EWTA calculated consumption starting from wind installations in MW as published by WindEurope (115). EWTA calculated the number of towers by dividing the MW installed yearly by the average size(s) of the wind turbine generators installed according to WindEurope’s reports. Union consumption in 2017 is based on 2018 installations as reported by WindEurope, Union consumption in 2018 is based on 2019 installations as reported by WindEurope and Union consumption in 2019 is based on 2020 installations as reported by WindEurope. Union consumption in the investigation period is based on 2020 installations as reported by WindEurope (for the first half of the investigation period) and extrapolations based on EWTA’s market intelligence (for the second half of the investigation period). The 1-year time adjustment is needed because of the lead time between the time producers sell SWT to their clients and the time wind turbines are installed, which, according to information on file (116), is 12 months on average, although it can be longer (117).

(301)

On that basis, consumption of SWT developed during the period considered as follows:

Table 2

Consumption on the Union market (towers)

 

2017

2018

2019

IP

Union consumption

2 707

3 200

2 851

3 087

Index

100

118

105

114

Source: EWTA

(302)

Overall consumption increased from 2 707 towers in 2017 to 3 087 in the investigation period. Demand was particularly strong in 2018, driven by the rise in installations in 2019 in Spain, Sweden and offshore (118).

(303)

Following final disclosure, GE claimed that basing Union consumption figures on the number of installations in the Union during the subsequent year made little sense as it would be impossible to accurately recalculate a purchase date from the year of installation. In support of this claim, GE referred to the fact that the lead time can be longer than one year, as the Commission had found, but it did not comment on the appropriateness of using a 12 months average lead time as had been proposed by EWTA and found reasonable by the Commission based on the information provided by interested parties in this investigation.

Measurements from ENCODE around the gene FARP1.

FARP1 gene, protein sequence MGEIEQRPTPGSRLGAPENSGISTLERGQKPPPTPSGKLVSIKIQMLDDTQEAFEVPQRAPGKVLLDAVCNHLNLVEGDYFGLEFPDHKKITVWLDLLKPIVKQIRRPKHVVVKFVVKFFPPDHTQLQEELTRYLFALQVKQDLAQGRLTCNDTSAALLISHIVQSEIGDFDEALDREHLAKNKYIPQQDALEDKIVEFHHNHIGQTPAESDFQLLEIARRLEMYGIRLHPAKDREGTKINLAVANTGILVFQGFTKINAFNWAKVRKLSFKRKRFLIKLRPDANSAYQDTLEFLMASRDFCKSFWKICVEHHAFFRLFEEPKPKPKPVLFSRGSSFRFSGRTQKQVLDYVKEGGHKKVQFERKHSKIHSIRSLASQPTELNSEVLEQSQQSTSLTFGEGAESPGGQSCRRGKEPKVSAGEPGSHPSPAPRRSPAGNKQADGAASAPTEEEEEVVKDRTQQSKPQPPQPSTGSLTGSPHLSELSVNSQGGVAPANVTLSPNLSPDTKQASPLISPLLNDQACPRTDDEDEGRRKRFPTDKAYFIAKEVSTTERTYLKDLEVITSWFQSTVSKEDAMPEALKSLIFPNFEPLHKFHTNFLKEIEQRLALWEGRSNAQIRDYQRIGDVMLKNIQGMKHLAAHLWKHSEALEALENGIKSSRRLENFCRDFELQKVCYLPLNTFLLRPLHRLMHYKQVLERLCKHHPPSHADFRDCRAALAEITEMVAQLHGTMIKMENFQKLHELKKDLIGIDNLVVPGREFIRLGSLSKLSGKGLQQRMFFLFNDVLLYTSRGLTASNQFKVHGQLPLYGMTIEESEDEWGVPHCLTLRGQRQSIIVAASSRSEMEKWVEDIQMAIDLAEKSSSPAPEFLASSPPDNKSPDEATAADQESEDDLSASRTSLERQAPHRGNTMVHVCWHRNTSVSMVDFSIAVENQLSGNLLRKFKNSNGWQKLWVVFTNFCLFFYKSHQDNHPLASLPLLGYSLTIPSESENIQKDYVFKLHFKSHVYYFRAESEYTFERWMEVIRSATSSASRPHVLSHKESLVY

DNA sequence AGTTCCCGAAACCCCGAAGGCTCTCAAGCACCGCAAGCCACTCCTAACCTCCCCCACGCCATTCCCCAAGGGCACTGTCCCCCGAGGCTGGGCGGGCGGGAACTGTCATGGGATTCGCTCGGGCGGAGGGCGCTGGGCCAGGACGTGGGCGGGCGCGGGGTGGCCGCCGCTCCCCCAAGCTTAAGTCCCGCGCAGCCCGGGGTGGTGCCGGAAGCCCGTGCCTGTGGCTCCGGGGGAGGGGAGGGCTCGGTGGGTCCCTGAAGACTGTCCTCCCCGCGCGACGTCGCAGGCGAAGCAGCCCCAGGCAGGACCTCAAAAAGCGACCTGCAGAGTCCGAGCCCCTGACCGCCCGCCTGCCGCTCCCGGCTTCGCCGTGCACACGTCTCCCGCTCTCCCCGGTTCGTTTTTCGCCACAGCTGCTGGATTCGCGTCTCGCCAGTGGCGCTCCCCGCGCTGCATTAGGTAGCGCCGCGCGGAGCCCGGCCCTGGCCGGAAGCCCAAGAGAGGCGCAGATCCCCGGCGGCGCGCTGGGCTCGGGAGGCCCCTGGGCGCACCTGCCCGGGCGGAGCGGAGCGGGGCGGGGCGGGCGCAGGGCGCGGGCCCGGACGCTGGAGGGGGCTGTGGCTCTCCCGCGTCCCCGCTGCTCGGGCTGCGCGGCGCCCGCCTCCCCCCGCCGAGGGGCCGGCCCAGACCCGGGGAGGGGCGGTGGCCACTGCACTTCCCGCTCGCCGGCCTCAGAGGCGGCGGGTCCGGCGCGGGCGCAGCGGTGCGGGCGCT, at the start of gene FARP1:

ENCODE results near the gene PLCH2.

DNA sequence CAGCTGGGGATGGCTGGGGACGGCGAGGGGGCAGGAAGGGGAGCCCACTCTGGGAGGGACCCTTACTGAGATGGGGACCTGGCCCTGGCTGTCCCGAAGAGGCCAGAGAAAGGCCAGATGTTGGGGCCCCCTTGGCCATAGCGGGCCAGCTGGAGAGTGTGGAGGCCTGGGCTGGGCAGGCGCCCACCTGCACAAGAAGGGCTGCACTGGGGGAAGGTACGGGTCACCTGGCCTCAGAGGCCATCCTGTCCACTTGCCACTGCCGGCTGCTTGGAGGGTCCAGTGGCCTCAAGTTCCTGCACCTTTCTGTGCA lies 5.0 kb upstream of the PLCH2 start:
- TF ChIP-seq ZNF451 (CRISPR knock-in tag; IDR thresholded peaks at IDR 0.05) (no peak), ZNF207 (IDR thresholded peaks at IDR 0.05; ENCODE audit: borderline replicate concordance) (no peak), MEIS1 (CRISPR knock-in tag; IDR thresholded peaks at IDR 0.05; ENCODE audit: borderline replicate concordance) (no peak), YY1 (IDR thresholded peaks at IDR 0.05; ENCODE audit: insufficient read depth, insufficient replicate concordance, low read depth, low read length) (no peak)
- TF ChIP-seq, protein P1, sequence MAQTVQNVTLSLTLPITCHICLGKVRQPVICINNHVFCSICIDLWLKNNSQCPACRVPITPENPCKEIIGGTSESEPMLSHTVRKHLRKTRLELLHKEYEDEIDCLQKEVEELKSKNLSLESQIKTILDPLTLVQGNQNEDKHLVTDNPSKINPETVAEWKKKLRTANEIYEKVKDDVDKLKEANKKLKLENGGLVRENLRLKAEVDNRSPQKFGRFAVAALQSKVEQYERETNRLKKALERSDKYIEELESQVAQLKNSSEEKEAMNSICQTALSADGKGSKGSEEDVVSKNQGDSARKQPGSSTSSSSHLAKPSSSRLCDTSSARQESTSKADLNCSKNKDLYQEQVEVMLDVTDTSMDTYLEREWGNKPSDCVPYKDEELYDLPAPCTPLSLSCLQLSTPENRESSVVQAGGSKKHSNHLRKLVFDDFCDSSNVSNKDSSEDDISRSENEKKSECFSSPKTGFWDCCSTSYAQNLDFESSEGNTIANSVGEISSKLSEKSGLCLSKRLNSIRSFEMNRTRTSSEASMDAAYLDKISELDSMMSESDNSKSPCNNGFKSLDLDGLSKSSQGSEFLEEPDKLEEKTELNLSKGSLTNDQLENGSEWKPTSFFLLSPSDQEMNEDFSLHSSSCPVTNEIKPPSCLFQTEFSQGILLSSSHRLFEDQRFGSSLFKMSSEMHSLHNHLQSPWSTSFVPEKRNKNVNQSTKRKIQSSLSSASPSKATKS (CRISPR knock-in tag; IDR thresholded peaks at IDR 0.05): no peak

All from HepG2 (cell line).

(304)

The Commission first noted that GE neither proposed an alternative lead time to establish consumption on the basis of WindEurope installation data, nor a different basis to calculate consumption. In fact, GE itself acknowledged that timelines between purchasing and installing steel wind towers vary significantly depending on the windfarm project, its size and location, while timelines between customs clearing steel wind towers (or these leaving the Union producers’ factories) and installing them also fluctuate. As to the reasonableness of an average lead time of one year between sales (consumption) and installation, EWTA’s reasoning was supported by statements provided by other interested parties in the course of the investigation (119). Finally, the consumption trend established when applying the one year adjustment is not contradicted by other information on file. The claim was therefore rejected.

(305)

Following final disclosure, CCCME asked for a reconciliation of the relevant dataset used with publicly available sources. The Commission dismissed the claim. The absence of accurate publicly available statistical data with regard to steel wind towers is the exact reason for resorting to the methodology outlined in recital (300) above. With regard to imports, Eurostat does not use the same units of measurement as WindEurope’s dataset. Moreover, the CN-codes under which steel wind towers are classified also include significant volumes of other products. The submitted open versions of EWTA’s datasets were made available to interested parties in t21.003247, saved on 12/04/2021 (WindEurope and Eurostat’s datasets) and in t21.004376, dated 07/06/2021 (WindEurope’s dataset).